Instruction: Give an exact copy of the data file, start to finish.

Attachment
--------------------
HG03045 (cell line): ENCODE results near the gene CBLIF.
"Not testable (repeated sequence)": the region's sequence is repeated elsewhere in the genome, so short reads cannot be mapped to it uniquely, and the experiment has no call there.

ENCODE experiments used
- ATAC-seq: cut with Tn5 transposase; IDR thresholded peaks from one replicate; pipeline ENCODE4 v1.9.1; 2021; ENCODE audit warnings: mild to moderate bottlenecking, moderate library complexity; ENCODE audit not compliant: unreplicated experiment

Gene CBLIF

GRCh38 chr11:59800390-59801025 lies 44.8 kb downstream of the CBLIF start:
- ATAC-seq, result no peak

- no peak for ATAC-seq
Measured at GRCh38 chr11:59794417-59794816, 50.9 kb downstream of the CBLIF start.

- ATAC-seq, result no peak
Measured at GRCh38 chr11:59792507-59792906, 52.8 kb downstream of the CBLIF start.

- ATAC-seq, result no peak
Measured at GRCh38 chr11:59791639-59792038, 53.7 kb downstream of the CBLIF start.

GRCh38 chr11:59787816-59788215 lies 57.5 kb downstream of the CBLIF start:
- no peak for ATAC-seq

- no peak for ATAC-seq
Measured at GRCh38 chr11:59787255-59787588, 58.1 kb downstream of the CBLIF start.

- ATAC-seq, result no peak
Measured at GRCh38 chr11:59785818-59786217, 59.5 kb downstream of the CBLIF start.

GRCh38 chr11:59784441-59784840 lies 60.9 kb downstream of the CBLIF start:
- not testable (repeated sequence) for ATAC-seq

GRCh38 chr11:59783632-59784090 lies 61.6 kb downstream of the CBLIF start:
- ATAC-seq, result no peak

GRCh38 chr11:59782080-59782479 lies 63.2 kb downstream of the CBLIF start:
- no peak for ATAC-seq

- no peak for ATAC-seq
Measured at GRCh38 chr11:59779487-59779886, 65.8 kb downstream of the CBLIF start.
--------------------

HG03045 (cell line): ENCODE results near the gene CBLIF.
"Not testable (repeated sequence)": the region's sequence is repeated elsewhere in the genome, so short reads cannot be mapped to it uniquely, and the experiment has no call there.

ENCODE experiments used
- ATAC-seq: cut with Tn5 transposase; IDR thresholded peaks from one replicate; pipeline ENCODE4 v1.9.1; 2021; ENCODE audit warnings: mild to moderate bottlenecking, moderate library complexity; ENCODE audit not compliant: unreplicated experiment

Gene CBLIF

GRCh38 chr11:59800390-59801025 lies 44.8 kb downstream of the CBLIF start:
- ATAC-seq, result no peak

- no peak for ATAC-seq
Measured at GRCh38 chr11:59794417-59794816, 50.9 kb downstream of the CBLIF start.

- ATAC-seq, result no peak
Measured at GRCh38 chr11:59792507-59792906, 52.8 kb downstream of the CBLIF start.

- ATAC-seq, result no peak
Measured at GRCh38 chr11:59791639-59792038, 53.7 kb downstream of the CBLIF start.

GRCh38 chr11:59787816-59788215 lies 57.5 kb downstream of the CBLIF start:
- no peak for ATAC-seq

- no peak for ATAC-seq
Measured at GRCh38 chr11:59787255-59787588, 58.1 kb downstream of the CBLIF start.

- ATAC-seq, result no peak
Measured at GRCh38 chr11:59785818-59786217, 59.5 kb downstream of the CBLIF start.

GRCh38 chr11:59784441-59784840 lies 60.9 kb downstream of the CBLIF start:
- not testable (repeated sequence) for ATAC-seq

GRCh38 chr11:59783632-59784090 lies 61.6 kb downstream of the CBLIF start:
- ATAC-seq, result no peak

GRCh38 chr11:59782080-59782479 lies 63.2 kb downstream of the CBLIF start:
- no peak for ATAC-seq

- no peak for ATAC-seq
Measured at GRCh38 chr11:59779487-59779886, 65.8 kb downstream of the CBLIF start.